That soon changed. The oceans were also home to single-celled microbes known as archaea. Some, known as Methanosarcina, consume carbon compounds and release methane. But the microbes did not have a way to process acetate, one of the key compounds that made up the sediment reserves. That is, until they captured two acetate-processing genes from a bacterium. By comparing the genomes of 50 different living organisms, Fournier dated that gene transfer to 250 million years ago, right around the time of the mass extinction.

    And how is this eon like that previous eon?

    Once again, the ocean is full of organic matter accumulating that nothing much is in a position to eat:

    Now let me tell you a little story.

    Long long ago (back before electronic calculators had square root buttons) I heard a biologist talking about how he had wasted a handful of years in his research trying to do mass selection on microbes to find something capable of digesting DDT. Yeah, this was back in Rachel Carson’s day, if that helps.

    He took samples from farm dirt and yard dirt and city dirt, grew whatever he could get to grow in various culture media, in lots and lots of Petri dishes in various containers.

    He challenged them with DDT, killed off 99.99 percent, washed out the plate, and let what survived grew out again.

    Over and over.

    And — lo and behold — he found after a few years he had some beastie that indeed did eat DDT and thrive.

    You’d think that was a great discovery.

    But he was a biologist. So he didn’t leap into commercial production.

    Instead he started chopping dicing grinding other persistent stable organic materials and feeding those to his newly selected microbe, to see what _else_ it was going to be able to eat besides DDT.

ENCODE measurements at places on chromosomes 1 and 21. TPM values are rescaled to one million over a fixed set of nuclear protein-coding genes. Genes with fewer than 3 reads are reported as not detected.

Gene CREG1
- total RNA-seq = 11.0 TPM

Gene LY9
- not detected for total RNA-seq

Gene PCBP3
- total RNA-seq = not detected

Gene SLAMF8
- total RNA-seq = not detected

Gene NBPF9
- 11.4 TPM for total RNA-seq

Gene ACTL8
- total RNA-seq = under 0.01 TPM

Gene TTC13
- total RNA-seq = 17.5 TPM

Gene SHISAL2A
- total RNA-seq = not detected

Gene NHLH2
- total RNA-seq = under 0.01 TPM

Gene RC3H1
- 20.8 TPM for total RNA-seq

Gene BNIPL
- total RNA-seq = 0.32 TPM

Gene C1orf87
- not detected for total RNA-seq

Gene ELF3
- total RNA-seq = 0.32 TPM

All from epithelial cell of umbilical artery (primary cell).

Turned out it would happily eat polyvinyl chloride, PVC.

    Yeah. Telephone wire insulation. It would munch right along any piece of PVC, riddling the material til it fell apart.

    He autoclaved all his samples, sterilized the lab, and — warned the rest of us wide-eyed young biology students about the risks of pushing selection really hard, if we didn’t know what we would be selecting for, or selecting against.

    He was smarter than the average hominid.

    Now, we’re doing the same experiment he did, in the oceans.
    Plastic soup, microbes, persistent organic chemicals, heat, aeration, pH change.

    What could possibly go wrong?

    Comment by Hank Roberts — 2 Apr 2014 @ 1:15 PM


    This year, NOAA issued its first forecast on 6 March, estimating a 50% chance that El Niño will develop this summer. But that early projection, and others from weather agencies and research institutions around the world, comes with lots of uncertainty. Fickle tropical winds in spring can easily quash a brewing El Niño — or strengthen it.

    Researchers say that real progress in forecasting has come from systematically comparing the outputs of groups of models, with each simulation run under a range of possible climate conditions. “Combining these various predictions — doing some crowd-sourcing, if you will — tends to lead to more reliable predictions,” says Gabriel Vecchi, a climate modeller at NOAA’s Geophysical Fluid Dynamics Laboratory in Princeton, New Jersey. Averaging the results of several different forecasting models tends to cancel out flaws in an individual program, he says….

    … Since 1998, the eastern Pacific has been in a cold phase that is associated with La Niña-like conditions, but every 15–30 years, as part of a cycle known as the Pacific Decadal Oscillation, that trend flips. Kevin Trenberth, a climate scientist at the US National Center for Atmospheric Research in Boulder, Colorado, has theorized that a major El Niño could help to push the ocean back into a warm phase, which studies have linked to more frequent El Niños and more rapid global warming (see Nature 505, 276–278; 2014).

    But all of that depends on what happens as warm water washes across the Pacific in the next couple of months. “The system is primed,” says Trenberth. “Will it wimp out or really take off?”

    Comment by Hank Roberts — 2 Apr 2014 @ 1:20 PM

  67. #64–Nice cautionary tale, that. Too bad caution seems to be in such short supply.

    Comment by Kevin McKinney — 2 Apr 2014 @ 2:27 PM

  68. > cautionary

    See also: The Fermi Paradox Is Our Business Model

    Comment by Hank Roberts — 2 Apr 2014 @ 3:31 PM

  69. Hank Roberts wrote: “Nowadays, at the rate we’re forcing selection pressure affecting microbes, we can likely expect new great things of them.”

    We may also be unleashing some OLD great things: